The chart gives 60 articulations and rhythms. Assign one scale at minimum to each example and persist with those that are most difficult to handle. These 60 combinations represent two complete play-throughs of the scales. The 12 ma­jor keys and 12 minor keys with 6 repetitions one octave higher give 30 patterns, multiplied by 2 to make a total of 60 different scales. This is the minimum to be practiced each day; the rou­tine takes about 45 minutes.

Nothing less than perfection is acceptable for scales: strive for evenness in all registers and tempos, attacks without cracking the tone, and control at all dynamic levels.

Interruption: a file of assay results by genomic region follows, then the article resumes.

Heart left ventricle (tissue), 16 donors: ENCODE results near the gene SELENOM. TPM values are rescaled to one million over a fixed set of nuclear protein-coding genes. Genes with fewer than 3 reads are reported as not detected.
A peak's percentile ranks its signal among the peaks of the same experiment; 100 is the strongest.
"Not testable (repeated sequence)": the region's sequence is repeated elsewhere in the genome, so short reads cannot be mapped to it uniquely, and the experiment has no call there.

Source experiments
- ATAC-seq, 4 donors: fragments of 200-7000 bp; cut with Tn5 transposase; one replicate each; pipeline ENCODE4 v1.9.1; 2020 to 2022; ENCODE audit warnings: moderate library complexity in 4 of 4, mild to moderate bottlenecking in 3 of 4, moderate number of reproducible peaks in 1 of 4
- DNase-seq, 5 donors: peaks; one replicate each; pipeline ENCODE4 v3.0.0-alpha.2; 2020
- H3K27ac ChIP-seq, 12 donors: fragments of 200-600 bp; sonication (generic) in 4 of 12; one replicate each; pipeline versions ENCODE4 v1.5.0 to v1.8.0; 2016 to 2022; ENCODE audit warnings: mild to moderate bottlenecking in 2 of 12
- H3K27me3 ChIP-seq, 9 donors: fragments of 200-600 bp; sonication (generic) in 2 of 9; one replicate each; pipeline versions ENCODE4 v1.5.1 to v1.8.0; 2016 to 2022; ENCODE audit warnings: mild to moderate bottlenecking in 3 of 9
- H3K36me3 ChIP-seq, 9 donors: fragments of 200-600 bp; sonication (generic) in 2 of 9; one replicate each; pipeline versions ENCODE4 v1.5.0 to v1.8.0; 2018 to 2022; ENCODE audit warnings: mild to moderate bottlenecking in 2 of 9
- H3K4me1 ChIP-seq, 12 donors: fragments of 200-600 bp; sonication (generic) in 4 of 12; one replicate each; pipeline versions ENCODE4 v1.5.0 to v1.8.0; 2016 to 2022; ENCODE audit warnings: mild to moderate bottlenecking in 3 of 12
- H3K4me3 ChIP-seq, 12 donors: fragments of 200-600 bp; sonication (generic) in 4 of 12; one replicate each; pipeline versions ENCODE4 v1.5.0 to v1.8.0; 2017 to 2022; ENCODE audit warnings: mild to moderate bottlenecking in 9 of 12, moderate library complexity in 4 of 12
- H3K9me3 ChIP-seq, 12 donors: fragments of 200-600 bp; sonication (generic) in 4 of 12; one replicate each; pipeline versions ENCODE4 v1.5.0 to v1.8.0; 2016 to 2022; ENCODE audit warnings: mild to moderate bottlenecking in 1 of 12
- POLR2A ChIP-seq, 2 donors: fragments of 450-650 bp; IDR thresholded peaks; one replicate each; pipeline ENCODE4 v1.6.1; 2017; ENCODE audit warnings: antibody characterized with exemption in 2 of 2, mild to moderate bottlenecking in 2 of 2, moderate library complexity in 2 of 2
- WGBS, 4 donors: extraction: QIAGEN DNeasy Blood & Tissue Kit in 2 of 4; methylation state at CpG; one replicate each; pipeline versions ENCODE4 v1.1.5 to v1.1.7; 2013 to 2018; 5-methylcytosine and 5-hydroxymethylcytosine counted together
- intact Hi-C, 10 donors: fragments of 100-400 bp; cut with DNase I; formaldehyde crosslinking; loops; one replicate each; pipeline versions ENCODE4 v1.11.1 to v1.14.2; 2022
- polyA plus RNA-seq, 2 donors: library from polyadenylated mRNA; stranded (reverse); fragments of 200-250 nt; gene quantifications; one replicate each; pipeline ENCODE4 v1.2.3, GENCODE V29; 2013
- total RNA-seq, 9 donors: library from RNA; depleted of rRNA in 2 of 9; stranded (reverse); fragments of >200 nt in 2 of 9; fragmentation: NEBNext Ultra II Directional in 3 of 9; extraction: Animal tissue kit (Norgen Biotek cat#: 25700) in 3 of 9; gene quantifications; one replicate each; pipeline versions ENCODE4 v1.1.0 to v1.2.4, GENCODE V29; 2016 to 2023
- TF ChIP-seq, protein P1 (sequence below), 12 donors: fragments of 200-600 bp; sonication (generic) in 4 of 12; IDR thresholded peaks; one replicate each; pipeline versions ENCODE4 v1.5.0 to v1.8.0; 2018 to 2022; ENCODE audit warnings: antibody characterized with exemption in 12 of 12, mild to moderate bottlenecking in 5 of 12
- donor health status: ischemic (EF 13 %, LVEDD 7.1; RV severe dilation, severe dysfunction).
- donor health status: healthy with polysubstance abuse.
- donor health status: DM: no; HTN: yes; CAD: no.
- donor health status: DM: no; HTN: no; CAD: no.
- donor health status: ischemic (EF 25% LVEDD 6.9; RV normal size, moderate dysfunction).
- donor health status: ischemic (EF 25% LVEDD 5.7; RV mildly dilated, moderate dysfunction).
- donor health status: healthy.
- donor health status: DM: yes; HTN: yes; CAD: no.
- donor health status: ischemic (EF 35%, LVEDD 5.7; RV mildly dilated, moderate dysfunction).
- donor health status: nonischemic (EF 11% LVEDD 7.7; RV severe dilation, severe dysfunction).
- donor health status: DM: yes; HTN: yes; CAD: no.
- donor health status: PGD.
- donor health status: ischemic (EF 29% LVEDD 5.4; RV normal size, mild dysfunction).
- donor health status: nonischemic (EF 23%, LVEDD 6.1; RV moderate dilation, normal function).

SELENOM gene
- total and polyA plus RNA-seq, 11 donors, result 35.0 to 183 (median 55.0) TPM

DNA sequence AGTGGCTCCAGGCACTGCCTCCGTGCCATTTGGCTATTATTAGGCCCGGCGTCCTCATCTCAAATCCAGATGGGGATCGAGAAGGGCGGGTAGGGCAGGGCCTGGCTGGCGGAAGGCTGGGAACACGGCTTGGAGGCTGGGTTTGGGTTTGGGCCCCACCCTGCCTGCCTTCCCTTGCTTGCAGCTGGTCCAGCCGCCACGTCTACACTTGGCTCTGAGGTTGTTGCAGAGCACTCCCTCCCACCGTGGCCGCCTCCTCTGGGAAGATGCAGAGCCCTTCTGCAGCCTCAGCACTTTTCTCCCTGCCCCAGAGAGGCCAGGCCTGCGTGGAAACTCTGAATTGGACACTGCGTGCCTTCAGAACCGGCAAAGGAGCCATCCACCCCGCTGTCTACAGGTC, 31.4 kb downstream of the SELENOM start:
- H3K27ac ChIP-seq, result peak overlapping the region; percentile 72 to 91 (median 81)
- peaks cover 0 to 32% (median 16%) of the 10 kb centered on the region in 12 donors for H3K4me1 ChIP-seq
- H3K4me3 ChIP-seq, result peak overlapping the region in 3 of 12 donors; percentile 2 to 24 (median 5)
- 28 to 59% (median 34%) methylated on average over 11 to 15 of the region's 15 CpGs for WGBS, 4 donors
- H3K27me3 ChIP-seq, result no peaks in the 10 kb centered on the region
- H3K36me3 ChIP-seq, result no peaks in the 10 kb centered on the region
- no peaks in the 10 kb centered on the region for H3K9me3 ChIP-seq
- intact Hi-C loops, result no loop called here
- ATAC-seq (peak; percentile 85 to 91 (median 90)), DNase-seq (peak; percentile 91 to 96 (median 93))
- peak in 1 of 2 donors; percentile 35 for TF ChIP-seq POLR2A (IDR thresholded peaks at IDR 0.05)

Key Rotation

  • Day One: K1 [meaning the Key-Chain] on C1 [meaning the Chart]; K2 on C2; K3 on C3, etc.
  • Day Two: (move forward one key): K2 on C1; K3 on C2; K4 on C3, etc
  • Day Three: (more forward another key): K3 on C1; K4 on C2; K5 on C3, etc.
  • Each day thereafter: move forward one more key for C1.

Suggestion: to keep track of your place in the key-chain, clip a paper clip over the key that will begin the next day.

Carefully define the transitions between the scales by always slurring them with a singing tone at a moderate or slow tempo. Assign only one scale to each example. Strive for evenness of tone and dynamic control.

-Michel Debost

Fun with Music at Any Age

Last Night we (the Utah Valley Symphony) had our concert with Jon Schmidt of The Piano Guys at the Scera Outdoor Theatre. Talk about FUN!!! It was great.